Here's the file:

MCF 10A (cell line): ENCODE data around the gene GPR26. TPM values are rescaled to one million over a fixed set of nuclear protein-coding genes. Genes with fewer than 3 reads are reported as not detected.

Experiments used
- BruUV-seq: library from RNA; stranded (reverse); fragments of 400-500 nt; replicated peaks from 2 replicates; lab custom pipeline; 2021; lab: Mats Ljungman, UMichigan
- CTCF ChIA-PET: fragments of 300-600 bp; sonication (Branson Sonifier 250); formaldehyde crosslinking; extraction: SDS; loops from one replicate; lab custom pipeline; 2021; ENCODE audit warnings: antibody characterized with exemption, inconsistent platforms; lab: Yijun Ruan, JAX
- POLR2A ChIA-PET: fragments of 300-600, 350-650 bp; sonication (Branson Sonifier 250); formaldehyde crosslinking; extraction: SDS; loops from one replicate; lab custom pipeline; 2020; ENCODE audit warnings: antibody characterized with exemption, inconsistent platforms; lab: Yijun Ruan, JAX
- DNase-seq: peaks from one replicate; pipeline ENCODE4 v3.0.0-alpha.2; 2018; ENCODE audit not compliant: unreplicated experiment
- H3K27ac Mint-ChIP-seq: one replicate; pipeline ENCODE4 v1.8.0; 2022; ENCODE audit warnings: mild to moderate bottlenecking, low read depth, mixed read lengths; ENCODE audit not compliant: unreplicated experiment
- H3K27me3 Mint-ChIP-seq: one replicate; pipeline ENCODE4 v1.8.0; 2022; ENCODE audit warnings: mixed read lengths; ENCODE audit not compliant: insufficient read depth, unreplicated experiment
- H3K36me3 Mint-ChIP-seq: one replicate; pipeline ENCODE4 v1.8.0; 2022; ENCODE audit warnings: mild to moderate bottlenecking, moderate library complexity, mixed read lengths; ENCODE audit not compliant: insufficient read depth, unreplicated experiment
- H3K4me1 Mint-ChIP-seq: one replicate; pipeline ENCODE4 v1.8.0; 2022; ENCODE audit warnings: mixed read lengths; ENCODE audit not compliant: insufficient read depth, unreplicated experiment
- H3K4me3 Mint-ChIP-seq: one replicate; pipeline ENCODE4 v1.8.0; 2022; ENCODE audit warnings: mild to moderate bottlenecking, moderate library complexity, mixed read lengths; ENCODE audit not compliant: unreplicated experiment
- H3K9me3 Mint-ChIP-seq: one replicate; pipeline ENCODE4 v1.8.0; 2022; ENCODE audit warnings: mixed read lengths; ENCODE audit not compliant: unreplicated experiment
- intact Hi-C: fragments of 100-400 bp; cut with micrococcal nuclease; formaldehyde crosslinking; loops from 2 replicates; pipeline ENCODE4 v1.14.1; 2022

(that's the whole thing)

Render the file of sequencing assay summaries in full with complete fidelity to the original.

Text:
MCF 10A (cell line): ENCODE data around the gene GPR26. TPM values are rescaled to one million over a fixed set of nuclear protein-coding genes. Genes with fewer than 3 reads are reported as not detected.

Experiments used
- BruUV-seq: library from RNA; stranded (reverse); fragments of 400-500 nt; replicated peaks from 2 replicates; lab custom pipeline; 2021; lab: Mats Ljungman, UMichigan
- CTCF ChIA-PET: fragments of 300-600 bp; sonication (Branson Sonifier 250); formaldehyde crosslinking; extraction: SDS; loops from one replicate; lab custom pipeline; 2021; ENCODE audit warnings: antibody characterized with exemption, inconsistent platforms; lab: Yijun Ruan, JAX
- POLR2A ChIA-PET: fragments of 300-600, 350-650 bp; sonication (Branson Sonifier 250); formaldehyde crosslinking; extraction: SDS; loops from one replicate; lab custom pipeline; 2020; ENCODE audit warnings: antibody characterized with exemption, inconsistent platforms; lab: Yijun Ruan, JAX
- DNase-seq: peaks from one replicate; pipeline ENCODE4 v3.0.0-alpha.2; 2018; ENCODE audit not compliant: unreplicated experiment
- H3K27ac Mint-ChIP-seq: one replicate; pipeline ENCODE4 v1.8.0; 2022; ENCODE audit warnings: mild to moderate bottlenecking, low read depth, mixed read lengths; ENCODE audit not compliant: unreplicated experiment
- H3K27me3 Mint-ChIP-seq: one replicate; pipeline ENCODE4 v1.8.0; 2022; ENCODE audit warnings: mixed read lengths; ENCODE audit not compliant: insufficient read depth, unreplicated experiment
- H3K36me3 Mint-ChIP-seq: one replicate; pipeline ENCODE4 v1.8.0; 2022; ENCODE audit warnings: mild to moderate bottlenecking, moderate library complexity, mixed read lengths; ENCODE audit not compliant: insufficient read depth, unreplicated experiment
- H3K4me1 Mint-ChIP-seq: one replicate; pipeline ENCODE4 v1.8.0; 2022; ENCODE audit warnings: mixed read lengths; ENCODE audit not compliant: insufficient read depth, unreplicated experiment
- H3K4me3 Mint-ChIP-seq: one replicate; pipeline ENCODE4 v1.8.0; 2022; ENCODE audit warnings: mild to moderate bottlenecking, moderate library complexity, mixed read lengths; ENCODE audit not compliant: unreplicated experiment
- H3K9me3 Mint-ChIP-seq: one replicate; pipeline ENCODE4 v1.8.0; 2022; ENCODE audit warnings: mixed read lengths; ENCODE audit not compliant: unreplicated experiment
- intact Hi-C: fragments of 100-400 bp; cut with micrococcal nuclease; formaldehyde crosslinking; loops from 2 replicates; pipeline ENCODE4 v1.14.1; 2022